Thursday, December 6, 2012

Gunks Routes: Grim-Ace Face (5.9+)

When I met up with Marat to climb on Veterans Day, I had to face facts. The season would soon be over.

2012 had been a good year. I kept trying the odd 5.10 here and there, and sometimes I succeeded. And over the course of the year I managed to hit most of the high-quality 5.9's in the Gunks that I'd previously missed.

As I drove up to meet Marat, I had in mind a 5.9 with a three-star rating but a reputation for runouts and loose rock: Grim-Ace Face (5.9+). Because of its fearsome reputation I'd previously been too intimidated to try the route.  I was also reluctant because the third, crux pitch carried that dreaded plus sign after the grade. 5.9+ is a notorious, feared grade in the Gunks. My luck on previous attempts at 5.9+ had been decidedly mixed.

But here we were, late in the year, and I was feeling pretty solid on every 5.9 I tried. It seemed like the pro would be good for the crux pitch.  The guidebook said there was a piton at the roof, and I hadn't heard any rumors of poor pro there.  There were reputed to be runouts on Grim-Ace Face, as I mentioned above, but these were supposed to be on the first pitch, which is 5.8. I figured we could take a look and if the climbing looked reasonable we could do it. I could always abandon the first pitch if it seemed too hairy, and if I wanted to chicken out of the 5.9+ roof on pitch three we could just rap or find a different route on which to finish.

Marat had never done the route either.  He was game to check it out.

We strolled over from the parking lot to give it a look-see. It was hard to tell what to make of the pitch from below. The route sits just to the right of the more popular routes Strictly From Nowhere (5.7) and Shockley's Ceiling (5.6).  Looking it over, I saw no obvious line, but I thought I could make out the crux bulge described in Dick Williams' guidebook, as well as the block above that he suggests you sling for pro. The climbing didn't look bad, and Dick's statement that the pitch is "necky, but not at the crux" gave me some comfort. I figured the runout bit would be a good deal easier than 5.8.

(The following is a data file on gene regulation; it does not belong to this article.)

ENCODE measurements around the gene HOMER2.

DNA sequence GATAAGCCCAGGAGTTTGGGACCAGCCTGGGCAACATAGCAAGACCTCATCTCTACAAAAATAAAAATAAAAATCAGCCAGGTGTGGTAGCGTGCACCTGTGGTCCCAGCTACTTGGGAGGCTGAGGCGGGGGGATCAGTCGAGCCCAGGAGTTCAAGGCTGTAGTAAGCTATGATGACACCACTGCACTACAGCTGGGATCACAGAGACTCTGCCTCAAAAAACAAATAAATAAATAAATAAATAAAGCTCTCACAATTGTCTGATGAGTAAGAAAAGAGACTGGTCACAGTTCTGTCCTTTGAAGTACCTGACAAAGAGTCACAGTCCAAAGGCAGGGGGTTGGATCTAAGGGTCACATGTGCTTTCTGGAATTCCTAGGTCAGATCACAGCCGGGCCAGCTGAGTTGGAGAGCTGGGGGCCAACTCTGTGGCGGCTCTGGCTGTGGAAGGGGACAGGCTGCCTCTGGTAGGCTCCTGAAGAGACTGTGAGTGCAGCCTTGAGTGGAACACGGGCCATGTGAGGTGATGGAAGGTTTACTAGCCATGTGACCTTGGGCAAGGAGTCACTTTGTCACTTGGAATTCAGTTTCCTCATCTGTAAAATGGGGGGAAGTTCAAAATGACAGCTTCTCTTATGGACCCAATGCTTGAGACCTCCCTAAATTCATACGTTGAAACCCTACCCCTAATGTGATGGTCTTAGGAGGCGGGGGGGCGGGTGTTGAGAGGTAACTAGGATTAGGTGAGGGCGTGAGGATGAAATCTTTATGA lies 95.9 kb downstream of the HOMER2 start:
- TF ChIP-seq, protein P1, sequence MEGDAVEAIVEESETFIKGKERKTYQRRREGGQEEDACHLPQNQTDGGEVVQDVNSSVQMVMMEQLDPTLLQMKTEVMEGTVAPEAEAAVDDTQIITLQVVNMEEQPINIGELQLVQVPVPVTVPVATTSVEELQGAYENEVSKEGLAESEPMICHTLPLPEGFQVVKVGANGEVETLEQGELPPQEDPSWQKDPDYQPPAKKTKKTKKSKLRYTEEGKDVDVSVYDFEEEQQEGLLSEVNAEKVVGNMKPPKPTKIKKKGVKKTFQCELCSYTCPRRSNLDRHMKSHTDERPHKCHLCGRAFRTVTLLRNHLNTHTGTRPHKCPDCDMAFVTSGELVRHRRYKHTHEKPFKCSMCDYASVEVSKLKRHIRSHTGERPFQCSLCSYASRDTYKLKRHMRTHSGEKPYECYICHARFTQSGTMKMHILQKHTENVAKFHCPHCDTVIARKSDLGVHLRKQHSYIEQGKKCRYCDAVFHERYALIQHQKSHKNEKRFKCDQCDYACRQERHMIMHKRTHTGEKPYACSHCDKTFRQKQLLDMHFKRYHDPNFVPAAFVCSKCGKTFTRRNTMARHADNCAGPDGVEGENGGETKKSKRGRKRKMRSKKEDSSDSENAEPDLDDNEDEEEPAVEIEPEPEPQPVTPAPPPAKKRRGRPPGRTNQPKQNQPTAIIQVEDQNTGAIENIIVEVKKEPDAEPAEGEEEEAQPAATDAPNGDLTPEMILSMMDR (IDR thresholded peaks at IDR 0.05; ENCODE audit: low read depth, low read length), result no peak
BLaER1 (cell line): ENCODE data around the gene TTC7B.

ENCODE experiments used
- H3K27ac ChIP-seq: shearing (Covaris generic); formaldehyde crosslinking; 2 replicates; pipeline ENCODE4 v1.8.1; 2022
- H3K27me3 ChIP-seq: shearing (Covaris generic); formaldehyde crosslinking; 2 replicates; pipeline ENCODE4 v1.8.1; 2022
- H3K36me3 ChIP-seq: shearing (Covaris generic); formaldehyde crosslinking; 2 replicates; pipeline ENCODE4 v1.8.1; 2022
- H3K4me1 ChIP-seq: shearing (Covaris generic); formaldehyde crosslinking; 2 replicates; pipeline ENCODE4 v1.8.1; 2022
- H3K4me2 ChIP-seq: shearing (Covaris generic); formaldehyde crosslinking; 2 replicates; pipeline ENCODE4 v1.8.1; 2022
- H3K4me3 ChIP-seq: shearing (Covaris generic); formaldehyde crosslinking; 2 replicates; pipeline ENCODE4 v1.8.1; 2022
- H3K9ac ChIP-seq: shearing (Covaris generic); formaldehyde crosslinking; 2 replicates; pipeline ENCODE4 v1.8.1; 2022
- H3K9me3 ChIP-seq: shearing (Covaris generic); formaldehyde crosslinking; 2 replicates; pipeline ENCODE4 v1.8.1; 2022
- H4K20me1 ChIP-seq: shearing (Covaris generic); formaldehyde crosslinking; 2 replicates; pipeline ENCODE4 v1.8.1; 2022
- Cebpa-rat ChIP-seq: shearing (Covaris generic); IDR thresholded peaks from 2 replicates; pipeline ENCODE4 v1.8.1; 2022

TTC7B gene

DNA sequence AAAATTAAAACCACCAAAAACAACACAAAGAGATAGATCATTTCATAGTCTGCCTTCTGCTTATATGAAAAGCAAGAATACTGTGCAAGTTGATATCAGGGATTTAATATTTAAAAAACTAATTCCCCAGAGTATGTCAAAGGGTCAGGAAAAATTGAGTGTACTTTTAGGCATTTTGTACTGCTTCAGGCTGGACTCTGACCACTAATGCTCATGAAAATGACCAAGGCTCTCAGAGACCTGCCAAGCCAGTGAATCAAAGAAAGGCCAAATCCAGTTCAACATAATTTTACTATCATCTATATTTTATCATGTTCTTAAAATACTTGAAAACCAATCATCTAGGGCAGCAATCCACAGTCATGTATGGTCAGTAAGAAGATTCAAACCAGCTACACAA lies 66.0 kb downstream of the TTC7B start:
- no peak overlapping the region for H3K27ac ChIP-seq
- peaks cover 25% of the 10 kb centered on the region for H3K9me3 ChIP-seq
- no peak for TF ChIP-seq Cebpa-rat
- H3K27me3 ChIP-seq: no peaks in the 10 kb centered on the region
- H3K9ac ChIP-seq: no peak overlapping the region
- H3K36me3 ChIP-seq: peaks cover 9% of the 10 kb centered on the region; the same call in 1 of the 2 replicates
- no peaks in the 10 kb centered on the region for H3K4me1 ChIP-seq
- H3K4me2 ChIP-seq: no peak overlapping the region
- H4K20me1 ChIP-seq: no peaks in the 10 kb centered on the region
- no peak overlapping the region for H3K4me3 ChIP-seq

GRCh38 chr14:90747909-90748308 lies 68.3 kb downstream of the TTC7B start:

I decided to do it.

The first pitch was a little tense for me. The 5.8 crux comes early, and you get good pro right where you pull over the steep bit. Then you get no placements for quite a while, and the climbing isn't really so much easier than the crux. I thought it was around 5.7. After a few moves without pro I got to the block mentioned by Dick, but I couldn't find a way to sling it securely. I had a triple sling on my harness but the left side of the block is embedded in the dirt, so I couldn't sling the whole thing. I used a single sling instead, putting it around just the right side of the block. The sling was held in place by a protruding pebble. I didn't like it at all, but it was the best pro I could manage.

After one more 5.7-ish move there was bomber pro to the left.  If I'd blown that move and the sling popped off the block, I would have gone for a pretty good ride.  I wouldn't have hit the ground but I would have hit something.  Luckily I did not blow the move and after that it was smooth sailing to the ledge.

In retrospect I think this pitch has some nice face climbing, but nothing spectacular.  Most of the excitement it offers comes from the runout.  I don't know that I would do this pitch again.  Maybe you can do a better job slinging that block than I did, in which case the pitch still has some moves above pro but there isn't anything to get overly worried about.